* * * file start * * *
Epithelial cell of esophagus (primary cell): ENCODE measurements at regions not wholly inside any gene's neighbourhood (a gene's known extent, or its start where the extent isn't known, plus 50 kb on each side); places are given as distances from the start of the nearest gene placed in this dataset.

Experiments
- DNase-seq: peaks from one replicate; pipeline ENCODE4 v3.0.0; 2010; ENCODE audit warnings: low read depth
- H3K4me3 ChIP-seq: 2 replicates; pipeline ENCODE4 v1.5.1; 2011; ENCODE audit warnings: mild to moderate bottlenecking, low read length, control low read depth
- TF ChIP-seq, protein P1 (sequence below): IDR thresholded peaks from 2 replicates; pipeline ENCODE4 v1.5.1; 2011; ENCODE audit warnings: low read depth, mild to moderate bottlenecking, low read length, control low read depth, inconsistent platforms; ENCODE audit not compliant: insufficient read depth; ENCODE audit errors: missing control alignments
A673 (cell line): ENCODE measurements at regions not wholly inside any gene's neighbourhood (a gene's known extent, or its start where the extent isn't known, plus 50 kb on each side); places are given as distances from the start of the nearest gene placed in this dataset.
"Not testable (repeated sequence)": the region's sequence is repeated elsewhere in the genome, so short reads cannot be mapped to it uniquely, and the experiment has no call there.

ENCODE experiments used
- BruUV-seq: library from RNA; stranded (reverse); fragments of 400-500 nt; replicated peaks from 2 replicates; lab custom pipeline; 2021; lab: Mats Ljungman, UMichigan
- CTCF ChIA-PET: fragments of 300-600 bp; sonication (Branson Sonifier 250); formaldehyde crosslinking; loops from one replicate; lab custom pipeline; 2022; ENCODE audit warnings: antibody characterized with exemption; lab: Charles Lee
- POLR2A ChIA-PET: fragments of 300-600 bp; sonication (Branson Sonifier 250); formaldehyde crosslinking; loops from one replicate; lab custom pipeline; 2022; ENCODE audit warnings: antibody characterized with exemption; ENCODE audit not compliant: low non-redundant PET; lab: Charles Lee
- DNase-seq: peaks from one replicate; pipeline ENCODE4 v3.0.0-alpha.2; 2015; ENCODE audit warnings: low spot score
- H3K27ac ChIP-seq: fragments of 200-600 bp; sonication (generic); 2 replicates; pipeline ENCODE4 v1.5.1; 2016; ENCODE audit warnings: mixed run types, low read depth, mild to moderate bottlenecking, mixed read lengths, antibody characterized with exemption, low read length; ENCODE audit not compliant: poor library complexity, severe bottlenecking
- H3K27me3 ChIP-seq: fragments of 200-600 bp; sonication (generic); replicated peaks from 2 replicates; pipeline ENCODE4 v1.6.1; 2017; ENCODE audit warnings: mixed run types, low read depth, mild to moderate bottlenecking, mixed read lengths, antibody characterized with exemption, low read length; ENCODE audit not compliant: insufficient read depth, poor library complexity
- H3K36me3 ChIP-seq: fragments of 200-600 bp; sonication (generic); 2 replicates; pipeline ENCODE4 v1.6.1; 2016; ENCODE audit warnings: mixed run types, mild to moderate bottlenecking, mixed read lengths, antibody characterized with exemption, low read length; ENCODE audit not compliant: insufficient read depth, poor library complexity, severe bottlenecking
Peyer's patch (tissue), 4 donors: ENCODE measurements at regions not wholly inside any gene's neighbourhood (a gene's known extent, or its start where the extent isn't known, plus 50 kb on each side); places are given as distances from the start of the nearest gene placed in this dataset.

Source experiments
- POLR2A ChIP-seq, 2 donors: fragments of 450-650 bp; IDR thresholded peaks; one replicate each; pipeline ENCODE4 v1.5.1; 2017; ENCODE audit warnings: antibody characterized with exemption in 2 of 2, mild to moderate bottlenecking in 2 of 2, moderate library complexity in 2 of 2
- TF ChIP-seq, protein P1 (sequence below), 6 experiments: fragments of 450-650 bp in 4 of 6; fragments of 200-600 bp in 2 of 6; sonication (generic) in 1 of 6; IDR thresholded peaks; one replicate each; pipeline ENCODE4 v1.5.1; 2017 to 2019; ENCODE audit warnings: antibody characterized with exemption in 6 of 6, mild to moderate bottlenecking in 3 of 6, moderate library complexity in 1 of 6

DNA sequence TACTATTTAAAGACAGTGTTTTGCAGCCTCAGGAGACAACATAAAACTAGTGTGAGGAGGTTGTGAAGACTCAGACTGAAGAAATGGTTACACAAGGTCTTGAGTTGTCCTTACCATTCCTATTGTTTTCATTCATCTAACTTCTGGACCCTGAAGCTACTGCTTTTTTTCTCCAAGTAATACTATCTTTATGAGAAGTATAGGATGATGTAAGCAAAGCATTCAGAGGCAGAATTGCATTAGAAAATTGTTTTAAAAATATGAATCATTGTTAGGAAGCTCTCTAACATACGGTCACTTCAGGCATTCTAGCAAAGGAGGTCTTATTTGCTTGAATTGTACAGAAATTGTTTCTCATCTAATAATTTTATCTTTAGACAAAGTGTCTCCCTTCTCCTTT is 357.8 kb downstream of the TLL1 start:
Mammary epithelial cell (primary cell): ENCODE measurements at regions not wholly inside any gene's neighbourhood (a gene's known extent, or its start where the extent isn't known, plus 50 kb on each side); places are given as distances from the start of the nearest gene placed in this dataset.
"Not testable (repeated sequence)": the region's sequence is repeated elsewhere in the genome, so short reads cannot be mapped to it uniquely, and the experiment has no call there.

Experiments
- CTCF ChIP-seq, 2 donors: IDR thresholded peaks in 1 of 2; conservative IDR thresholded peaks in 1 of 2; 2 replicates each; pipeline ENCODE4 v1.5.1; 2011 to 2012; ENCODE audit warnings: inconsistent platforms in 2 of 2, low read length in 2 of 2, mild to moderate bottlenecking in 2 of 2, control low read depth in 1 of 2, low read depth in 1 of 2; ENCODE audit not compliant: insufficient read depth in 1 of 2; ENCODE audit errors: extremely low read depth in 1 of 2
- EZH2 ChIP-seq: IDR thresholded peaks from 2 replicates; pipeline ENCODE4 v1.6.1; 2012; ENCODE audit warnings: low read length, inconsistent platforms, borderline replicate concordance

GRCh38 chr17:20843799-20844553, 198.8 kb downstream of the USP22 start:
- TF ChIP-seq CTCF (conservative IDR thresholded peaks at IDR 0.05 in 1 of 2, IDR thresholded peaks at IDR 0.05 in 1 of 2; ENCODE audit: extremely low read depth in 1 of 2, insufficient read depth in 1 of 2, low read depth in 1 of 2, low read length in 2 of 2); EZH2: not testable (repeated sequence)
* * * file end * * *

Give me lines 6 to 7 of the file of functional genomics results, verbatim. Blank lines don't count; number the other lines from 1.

A673 (cell line): ENCODE measurements at regions not wholly inside any gene's neighbourhood (a gene's known extent, or its start where the extent isn't known, plus 50 kb on each side); places are given as distances from the start of the nearest gene placed in this dataset.
"Not testable (repeated sequence)": the region's sequence is repeated elsewhere in the genome, so short reads cannot be mapped to it uniquely, and the experiment has no call there.